MR PIP

Ian Lloyd Neubauer goes to Bougainville Is­land, hop­ing to find the chil­dren who starred in the film Mis­ter Pip – and dis­cov­ers some­thing else both real and equally be­guil­ing.

North & South - - Contents - BY IAN LLOYD NEUBAUER

A jour­ney to Bougainville Is­land in search of the legacy of Mis­ter Pip takes an un­ex­pected turn.

The year is 1989. The place is Bougainville Is­land, the most far-flung prov­ince of Pa­pua New Guinea. War has erupted be­tween govern­ment troops and se­ces­sion­ist rebels over pol­lu­tion caused by Pan­guna, the largest open-cut mine on the planet, and ev­ery “dim-dim” (white man) leaves the is­land. All ex­cept Mr Watts, an ec­cen­tric English­man cut straight out of Con­rad’s Heart of Dark­ness.

It is, how­ever, an­other 19th- cen­tury clas­sic – Dick­ens’ Great Ex­pec­ta­tions – that Watts in his rum­pled tropical suits uses to ed­u­cate chil­dren in the vil­lage of Pidia, where he lives to make the class­room “a place of light” on a land torn apart by war. But when one of Watts’ stu­dents falls in love with Dick­ens’ pro­tag­o­nist, the or­phan Pip, and writes his name in the sand, it kick-starts a se­ries of calami­tous events that sees govern­ment troops mis­take Pip, and then Watts, as a rebel spy.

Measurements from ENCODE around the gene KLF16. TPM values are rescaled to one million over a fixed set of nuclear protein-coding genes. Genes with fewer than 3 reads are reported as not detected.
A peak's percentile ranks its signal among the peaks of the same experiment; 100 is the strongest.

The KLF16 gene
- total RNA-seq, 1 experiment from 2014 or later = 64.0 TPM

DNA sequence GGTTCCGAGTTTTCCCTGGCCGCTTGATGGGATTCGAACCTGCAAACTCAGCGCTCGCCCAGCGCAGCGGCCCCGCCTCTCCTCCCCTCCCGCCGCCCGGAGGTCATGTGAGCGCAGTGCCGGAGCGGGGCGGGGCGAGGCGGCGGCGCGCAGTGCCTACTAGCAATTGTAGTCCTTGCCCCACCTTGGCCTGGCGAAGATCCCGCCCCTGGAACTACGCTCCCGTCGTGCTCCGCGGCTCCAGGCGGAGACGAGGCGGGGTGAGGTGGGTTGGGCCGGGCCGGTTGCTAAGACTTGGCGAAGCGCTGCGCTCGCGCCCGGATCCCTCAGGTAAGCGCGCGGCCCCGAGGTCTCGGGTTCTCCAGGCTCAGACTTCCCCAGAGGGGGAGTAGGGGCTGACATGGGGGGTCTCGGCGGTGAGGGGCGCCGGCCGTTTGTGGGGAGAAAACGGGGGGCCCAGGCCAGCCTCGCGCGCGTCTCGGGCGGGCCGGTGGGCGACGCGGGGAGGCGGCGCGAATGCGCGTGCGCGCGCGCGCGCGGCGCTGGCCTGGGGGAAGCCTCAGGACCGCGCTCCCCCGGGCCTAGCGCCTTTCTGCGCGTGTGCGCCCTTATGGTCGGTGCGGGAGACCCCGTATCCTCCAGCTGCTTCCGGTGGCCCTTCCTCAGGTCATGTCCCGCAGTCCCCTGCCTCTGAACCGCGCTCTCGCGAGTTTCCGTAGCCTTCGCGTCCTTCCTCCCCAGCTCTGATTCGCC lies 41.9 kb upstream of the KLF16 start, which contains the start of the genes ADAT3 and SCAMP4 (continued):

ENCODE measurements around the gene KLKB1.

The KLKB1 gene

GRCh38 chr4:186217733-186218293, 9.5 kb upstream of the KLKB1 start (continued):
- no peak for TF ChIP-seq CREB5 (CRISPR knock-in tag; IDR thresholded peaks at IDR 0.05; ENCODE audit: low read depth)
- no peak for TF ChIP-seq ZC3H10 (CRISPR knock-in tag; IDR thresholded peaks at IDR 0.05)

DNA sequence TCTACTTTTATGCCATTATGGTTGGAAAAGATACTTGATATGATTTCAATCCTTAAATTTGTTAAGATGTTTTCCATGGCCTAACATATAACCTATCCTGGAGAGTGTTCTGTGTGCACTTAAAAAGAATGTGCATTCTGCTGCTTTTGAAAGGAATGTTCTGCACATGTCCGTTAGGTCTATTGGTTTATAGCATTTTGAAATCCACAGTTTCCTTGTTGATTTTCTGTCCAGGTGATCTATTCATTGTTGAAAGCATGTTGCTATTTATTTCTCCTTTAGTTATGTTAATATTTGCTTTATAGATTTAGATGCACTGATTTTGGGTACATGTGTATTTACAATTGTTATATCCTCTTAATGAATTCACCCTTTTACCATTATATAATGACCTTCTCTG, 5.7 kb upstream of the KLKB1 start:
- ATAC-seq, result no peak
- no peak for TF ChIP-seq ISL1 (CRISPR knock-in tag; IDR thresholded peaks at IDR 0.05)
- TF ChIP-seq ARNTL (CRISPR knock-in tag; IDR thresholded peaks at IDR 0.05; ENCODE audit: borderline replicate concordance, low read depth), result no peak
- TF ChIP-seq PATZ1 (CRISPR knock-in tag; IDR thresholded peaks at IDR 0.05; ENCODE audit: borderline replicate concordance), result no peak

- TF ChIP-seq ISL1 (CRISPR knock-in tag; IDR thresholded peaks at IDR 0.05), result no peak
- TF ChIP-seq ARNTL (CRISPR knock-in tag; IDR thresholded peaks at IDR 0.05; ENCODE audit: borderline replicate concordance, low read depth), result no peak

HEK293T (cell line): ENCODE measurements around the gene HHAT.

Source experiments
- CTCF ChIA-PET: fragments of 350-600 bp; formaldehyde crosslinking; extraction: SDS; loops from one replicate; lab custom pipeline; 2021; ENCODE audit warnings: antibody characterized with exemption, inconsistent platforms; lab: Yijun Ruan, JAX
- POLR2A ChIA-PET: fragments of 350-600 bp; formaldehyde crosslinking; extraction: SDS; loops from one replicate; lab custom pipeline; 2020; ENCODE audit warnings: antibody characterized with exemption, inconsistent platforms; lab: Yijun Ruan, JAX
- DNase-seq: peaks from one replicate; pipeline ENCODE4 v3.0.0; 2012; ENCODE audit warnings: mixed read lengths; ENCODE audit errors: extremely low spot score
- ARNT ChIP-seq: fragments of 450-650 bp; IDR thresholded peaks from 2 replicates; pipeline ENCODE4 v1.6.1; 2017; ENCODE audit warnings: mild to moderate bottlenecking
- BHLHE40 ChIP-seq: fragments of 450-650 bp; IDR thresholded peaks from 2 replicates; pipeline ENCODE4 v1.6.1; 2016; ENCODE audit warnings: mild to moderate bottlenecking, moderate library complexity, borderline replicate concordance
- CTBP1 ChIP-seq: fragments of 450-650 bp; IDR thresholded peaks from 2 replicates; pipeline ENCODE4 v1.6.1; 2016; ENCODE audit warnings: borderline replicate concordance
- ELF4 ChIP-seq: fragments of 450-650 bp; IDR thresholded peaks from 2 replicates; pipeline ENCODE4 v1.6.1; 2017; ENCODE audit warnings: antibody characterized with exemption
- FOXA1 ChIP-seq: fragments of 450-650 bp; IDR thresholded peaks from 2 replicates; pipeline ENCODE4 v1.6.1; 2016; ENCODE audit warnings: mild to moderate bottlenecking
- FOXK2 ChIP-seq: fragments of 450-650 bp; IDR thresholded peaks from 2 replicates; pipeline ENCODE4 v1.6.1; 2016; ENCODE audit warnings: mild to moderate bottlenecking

Such is the premise be­hind the 2006 novel-within-a-novel, Mis­ter Pip, by New Zealand writer Lloyd Jones – and a 2012 film of the same name, di­rected by fel­low Kiwi An­drew Adam­son. Jones cov­ered the con­flict on Bougainville as a jour­nal­ist in the late 80s.

Both works of art were run­away suc­cess sto­ries: the novel was short­listed for the Man Booker and won the 2007 Com­mon­wealth Writ­ers’ Prize for Best Book, while the film did more to ex­pose the de­pri­va­tions the war in­flicted on the peo­ple of Bougainville than all the re­port­ing done at the time. It also pole-vaulted the ca­reers of some of its ac­tors, in par­tic­u­lar Eka Darville, who played the role of Pip and re­cently ap­peared in a string of prime-time US mini-se­ries: Em­pire, The De­fend­ers and Jes­sica Jones.

But what be­came of the many other child ac­tors dis­cov­ered by cast­ing agents on Bougainville? To an­swer that ques­tion, I fly to Ki­eta in cen­tral Bougainville and start sniff­ing around.

My quest, I must re­port, is an ab­ject fail­ure; I find only one child ac­tor and he doesn’t want to talk. Yet I dis­cover some­one far more be­guil­ing: a dim-dim us­ing surf­ing to help teenagers avoid the scourge of al­co­holism that’s gripped Bougainville in the af­ter­math of the nine-year war – by show­ing them “a big­ger piece of the world” they can en­ter at will, much like the fic­tional Pip.

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